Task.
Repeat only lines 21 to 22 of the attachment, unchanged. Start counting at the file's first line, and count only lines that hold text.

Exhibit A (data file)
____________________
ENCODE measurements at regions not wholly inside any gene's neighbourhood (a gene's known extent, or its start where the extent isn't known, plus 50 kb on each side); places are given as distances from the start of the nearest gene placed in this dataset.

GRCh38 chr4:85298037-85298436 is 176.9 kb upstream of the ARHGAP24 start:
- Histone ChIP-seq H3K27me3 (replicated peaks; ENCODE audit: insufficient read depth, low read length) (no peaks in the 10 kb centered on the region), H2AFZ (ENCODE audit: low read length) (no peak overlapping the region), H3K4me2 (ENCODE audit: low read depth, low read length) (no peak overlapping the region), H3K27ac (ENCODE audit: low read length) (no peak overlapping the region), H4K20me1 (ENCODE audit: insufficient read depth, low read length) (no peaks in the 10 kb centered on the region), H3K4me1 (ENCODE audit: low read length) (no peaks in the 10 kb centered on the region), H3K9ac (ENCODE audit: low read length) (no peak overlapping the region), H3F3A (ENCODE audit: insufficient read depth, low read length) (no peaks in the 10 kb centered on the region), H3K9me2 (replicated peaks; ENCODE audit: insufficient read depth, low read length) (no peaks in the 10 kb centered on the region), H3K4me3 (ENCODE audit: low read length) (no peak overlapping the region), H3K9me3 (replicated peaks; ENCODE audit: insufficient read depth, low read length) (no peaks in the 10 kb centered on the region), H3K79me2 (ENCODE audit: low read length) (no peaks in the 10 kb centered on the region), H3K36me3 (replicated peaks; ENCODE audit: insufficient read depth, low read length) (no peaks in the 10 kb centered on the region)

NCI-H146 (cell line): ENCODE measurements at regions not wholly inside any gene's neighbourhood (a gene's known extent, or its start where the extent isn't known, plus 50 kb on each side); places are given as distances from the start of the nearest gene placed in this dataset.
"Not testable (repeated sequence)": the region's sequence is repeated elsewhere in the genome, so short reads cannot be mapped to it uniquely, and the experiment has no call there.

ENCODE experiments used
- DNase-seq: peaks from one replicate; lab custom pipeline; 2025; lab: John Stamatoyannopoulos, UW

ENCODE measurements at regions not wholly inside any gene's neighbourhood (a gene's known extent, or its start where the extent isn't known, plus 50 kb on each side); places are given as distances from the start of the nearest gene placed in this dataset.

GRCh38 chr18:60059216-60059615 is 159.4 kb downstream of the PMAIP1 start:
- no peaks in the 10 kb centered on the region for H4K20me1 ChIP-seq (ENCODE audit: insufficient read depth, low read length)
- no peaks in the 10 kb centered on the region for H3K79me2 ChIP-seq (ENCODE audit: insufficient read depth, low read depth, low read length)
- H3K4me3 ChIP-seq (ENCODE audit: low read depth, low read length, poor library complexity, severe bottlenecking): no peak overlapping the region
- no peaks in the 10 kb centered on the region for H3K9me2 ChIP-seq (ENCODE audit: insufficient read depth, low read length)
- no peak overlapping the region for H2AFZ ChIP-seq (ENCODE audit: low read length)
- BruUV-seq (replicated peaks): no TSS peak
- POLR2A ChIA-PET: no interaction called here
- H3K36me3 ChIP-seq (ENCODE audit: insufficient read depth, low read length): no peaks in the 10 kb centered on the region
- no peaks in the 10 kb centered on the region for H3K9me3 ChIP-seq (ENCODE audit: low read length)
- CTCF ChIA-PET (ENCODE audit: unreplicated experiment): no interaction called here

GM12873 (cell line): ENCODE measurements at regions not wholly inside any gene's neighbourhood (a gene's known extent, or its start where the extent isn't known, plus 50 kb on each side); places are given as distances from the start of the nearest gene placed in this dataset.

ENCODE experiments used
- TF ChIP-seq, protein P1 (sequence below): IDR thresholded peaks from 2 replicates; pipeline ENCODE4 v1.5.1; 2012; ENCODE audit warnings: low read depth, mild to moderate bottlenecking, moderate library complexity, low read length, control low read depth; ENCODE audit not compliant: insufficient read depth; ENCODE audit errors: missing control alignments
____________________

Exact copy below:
ENCODE experiments used
- TF ChIP-seq, protein P1 (sequence below): IDR thresholded peaks from 2 replicates; pipeline ENCODE4 v1.5.1; 2012; ENCODE audit warnings: low read depth, mild to moderate bottlenecking, moderate library complexity, low read length, control low read depth; ENCODE audit not compliant: insufficient read depth; ENCODE audit errors: missing control alignments